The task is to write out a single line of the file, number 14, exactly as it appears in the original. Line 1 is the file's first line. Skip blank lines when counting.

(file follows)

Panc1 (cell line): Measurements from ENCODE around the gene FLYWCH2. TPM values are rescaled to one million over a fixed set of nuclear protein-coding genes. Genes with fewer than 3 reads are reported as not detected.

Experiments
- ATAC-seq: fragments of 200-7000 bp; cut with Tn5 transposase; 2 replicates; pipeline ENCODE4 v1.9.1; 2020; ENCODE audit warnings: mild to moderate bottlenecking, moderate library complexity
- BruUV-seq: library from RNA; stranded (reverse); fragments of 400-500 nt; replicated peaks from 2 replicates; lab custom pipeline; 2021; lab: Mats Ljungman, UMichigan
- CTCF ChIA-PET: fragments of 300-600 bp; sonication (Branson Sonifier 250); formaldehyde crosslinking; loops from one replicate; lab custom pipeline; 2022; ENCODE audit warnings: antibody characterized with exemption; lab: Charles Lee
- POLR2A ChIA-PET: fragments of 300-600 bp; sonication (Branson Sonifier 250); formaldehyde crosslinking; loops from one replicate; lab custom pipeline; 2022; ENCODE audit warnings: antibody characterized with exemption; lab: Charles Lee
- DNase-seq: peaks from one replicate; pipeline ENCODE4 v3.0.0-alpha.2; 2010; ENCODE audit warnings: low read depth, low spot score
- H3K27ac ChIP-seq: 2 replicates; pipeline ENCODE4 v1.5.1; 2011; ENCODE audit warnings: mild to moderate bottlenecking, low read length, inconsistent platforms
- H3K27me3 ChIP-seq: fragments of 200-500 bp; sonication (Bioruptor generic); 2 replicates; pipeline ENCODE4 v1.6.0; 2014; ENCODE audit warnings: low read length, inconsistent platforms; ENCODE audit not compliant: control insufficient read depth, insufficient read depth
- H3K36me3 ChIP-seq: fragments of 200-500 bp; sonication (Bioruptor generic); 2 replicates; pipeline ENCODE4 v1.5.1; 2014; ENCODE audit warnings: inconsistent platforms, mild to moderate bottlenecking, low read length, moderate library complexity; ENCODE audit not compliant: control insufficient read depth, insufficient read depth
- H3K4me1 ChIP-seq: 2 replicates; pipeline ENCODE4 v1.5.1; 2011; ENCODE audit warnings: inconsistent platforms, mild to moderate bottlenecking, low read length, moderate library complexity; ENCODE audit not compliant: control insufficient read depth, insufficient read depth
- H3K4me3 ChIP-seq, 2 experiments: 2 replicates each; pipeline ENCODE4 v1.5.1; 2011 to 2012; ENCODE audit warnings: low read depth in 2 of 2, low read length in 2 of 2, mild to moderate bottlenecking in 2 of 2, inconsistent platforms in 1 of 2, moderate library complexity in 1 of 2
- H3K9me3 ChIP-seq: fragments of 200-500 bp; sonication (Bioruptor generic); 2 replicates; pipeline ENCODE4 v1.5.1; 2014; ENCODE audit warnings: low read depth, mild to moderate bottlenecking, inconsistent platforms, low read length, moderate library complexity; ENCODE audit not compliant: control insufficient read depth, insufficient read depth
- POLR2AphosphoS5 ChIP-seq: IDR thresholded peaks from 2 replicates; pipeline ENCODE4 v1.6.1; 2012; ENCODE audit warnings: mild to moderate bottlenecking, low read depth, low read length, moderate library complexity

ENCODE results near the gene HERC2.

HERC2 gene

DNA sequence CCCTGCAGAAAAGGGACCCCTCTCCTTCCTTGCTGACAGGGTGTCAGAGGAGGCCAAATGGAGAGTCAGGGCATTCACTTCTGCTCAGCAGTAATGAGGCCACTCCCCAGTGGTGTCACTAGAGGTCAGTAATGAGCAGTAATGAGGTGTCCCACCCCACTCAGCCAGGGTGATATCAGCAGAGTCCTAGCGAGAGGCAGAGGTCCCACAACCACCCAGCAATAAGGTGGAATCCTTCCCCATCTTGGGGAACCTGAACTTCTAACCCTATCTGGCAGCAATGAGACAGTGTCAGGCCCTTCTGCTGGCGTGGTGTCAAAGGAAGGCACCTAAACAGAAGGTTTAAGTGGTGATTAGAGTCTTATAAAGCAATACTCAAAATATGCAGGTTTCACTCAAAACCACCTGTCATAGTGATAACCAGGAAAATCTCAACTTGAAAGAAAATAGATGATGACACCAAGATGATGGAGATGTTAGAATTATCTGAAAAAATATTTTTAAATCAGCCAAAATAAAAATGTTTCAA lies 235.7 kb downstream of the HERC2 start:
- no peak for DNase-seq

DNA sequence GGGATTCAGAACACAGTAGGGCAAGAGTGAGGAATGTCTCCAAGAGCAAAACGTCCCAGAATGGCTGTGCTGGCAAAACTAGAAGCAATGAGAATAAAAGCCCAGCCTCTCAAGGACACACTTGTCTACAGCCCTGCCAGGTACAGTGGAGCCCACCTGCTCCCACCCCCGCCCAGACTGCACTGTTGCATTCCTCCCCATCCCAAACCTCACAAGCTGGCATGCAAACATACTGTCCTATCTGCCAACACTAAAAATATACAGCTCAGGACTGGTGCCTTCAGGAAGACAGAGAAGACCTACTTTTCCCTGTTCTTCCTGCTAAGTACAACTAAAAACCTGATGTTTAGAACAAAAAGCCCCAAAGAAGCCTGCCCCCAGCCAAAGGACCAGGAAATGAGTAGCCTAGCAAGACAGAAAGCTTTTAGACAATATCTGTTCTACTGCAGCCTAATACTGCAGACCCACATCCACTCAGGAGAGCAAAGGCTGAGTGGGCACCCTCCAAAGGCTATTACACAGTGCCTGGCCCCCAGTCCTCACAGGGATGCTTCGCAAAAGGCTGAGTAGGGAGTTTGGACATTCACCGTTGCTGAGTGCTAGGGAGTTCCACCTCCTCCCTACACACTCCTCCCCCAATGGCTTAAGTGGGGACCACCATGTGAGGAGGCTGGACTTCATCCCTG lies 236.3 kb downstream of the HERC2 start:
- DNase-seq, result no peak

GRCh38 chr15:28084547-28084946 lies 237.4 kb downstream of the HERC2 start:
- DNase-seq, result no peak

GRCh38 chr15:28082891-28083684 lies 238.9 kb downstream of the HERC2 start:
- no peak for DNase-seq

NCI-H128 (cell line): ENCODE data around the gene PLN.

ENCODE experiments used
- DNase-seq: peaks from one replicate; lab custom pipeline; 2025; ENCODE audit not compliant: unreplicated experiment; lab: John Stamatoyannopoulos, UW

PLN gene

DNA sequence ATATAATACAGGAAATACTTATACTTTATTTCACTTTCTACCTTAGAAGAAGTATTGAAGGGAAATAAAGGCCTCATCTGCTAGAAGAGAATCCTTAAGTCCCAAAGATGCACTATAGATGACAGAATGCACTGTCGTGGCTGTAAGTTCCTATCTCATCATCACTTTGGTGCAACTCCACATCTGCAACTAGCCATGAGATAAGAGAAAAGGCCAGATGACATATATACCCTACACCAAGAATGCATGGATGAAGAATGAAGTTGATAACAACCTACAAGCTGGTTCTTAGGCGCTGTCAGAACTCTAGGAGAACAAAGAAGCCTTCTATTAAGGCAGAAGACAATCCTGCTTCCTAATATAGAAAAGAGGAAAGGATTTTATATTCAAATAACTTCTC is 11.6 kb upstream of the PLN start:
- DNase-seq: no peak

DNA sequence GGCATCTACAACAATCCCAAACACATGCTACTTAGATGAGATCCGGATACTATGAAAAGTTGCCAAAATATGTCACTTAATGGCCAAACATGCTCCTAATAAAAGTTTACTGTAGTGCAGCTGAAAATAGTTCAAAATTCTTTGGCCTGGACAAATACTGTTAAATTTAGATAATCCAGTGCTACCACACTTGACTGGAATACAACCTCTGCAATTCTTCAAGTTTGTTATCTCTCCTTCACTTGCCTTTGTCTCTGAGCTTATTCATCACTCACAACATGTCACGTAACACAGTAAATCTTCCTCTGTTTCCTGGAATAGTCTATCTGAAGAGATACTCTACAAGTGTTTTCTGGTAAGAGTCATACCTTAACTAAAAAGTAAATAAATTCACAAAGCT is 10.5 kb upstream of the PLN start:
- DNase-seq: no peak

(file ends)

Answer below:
- POLR2AphosphoS5 ChIP-seq: IDR thresholded peaks from 2 replicates; pipeline ENCODE4 v1.6.1; 2012; ENCODE audit warnings: mild to moderate bottlenecking, low read depth, low read length, moderate library complexity